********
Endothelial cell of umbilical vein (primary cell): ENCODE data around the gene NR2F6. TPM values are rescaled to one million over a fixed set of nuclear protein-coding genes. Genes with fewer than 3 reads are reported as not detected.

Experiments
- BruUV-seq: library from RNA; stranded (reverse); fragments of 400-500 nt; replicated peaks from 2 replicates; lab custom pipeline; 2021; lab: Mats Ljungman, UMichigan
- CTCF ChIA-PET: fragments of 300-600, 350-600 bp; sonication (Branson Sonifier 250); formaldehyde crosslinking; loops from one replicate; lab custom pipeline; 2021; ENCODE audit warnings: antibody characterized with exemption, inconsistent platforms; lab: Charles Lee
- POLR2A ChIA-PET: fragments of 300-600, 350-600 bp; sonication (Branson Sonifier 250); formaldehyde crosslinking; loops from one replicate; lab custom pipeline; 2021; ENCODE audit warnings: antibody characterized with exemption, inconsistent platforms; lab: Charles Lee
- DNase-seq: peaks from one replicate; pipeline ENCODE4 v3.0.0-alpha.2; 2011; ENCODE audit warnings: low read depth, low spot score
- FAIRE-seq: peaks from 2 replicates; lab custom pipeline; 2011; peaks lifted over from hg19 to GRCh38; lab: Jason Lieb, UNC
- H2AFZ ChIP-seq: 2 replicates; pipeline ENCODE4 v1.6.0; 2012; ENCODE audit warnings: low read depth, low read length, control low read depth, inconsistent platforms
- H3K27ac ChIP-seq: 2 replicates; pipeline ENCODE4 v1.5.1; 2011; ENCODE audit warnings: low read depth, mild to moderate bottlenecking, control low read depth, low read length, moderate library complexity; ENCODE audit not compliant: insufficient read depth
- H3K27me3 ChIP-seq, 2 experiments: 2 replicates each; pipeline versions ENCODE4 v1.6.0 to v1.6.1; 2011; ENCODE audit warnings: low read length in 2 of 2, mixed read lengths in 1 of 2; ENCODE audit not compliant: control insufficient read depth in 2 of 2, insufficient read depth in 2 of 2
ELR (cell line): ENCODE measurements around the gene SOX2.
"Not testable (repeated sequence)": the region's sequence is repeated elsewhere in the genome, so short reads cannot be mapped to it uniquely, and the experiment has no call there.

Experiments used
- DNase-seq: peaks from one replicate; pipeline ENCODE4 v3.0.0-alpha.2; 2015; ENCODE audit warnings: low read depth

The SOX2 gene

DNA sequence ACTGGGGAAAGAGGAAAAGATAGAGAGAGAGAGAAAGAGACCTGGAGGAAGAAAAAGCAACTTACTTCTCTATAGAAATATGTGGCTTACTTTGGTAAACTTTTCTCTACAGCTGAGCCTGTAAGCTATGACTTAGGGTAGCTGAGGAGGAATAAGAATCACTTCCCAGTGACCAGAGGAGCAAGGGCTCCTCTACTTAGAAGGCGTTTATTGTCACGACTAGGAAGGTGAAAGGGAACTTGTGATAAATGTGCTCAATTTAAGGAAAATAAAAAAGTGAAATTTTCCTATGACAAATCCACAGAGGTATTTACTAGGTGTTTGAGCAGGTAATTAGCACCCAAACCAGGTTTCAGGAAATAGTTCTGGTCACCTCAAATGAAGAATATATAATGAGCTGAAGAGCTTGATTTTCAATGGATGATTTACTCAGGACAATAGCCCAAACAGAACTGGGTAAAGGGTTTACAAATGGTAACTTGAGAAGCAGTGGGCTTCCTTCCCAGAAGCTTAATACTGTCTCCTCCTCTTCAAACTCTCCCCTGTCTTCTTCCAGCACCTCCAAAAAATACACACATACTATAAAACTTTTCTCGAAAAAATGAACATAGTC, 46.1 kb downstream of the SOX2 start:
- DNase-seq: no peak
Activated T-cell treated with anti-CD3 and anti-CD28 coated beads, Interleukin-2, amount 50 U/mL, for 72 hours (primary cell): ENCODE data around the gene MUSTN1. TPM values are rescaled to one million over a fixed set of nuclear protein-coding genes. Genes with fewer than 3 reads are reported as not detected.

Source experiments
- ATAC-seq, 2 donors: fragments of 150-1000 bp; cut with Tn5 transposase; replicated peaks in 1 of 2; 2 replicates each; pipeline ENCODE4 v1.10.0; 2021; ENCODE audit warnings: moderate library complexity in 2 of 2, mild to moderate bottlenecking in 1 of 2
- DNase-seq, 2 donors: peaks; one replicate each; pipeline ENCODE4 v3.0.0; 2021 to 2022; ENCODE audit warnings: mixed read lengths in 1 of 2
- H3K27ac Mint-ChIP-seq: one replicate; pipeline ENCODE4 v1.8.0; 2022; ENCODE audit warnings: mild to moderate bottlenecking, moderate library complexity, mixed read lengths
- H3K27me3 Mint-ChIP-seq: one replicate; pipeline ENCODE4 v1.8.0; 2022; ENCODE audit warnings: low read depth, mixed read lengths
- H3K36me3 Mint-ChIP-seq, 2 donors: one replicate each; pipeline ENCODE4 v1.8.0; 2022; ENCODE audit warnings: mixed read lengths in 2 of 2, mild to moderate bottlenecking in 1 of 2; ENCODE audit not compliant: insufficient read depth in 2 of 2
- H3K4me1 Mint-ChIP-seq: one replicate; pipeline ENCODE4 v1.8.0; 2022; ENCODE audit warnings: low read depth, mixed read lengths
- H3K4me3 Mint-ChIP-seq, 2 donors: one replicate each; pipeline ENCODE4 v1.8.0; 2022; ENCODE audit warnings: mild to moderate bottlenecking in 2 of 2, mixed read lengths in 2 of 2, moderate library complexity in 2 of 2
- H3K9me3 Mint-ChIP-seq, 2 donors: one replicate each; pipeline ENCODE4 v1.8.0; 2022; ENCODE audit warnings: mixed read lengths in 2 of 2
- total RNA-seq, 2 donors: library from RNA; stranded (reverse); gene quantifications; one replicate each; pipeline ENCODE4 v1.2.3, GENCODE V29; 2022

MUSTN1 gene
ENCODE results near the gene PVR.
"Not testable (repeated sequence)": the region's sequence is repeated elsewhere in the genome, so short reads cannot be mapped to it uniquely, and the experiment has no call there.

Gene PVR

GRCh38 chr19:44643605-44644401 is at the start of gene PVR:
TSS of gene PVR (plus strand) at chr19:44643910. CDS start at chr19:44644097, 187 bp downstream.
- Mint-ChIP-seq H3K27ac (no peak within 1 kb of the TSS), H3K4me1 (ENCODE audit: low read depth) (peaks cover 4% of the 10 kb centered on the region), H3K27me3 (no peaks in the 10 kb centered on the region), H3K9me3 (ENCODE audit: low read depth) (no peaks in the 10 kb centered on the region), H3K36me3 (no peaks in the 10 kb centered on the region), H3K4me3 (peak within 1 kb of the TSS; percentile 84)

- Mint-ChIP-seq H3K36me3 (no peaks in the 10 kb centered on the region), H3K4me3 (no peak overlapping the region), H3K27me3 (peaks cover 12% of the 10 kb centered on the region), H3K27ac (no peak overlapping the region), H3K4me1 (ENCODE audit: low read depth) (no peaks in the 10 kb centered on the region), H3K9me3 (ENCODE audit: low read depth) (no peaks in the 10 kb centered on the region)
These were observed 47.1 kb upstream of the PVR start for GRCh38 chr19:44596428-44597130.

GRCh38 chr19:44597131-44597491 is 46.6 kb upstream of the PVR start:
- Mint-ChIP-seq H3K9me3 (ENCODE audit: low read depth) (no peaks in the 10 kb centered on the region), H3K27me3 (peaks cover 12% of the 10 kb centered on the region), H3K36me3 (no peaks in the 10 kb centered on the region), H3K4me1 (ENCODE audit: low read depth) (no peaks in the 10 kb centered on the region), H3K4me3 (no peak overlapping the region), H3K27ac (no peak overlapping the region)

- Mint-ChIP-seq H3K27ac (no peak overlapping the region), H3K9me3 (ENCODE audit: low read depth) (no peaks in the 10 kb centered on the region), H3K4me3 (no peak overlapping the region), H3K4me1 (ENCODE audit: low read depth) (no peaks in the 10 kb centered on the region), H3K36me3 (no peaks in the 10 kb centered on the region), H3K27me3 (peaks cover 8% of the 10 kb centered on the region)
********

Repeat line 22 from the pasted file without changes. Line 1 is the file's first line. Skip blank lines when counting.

- H3K27ac Mint-ChIP-seq: one replicate; pipeline ENCODE4 v1.8.0; 2022; ENCODE audit warnings: mild to moderate bottlenecking, moderate library complexity, mixed read lengths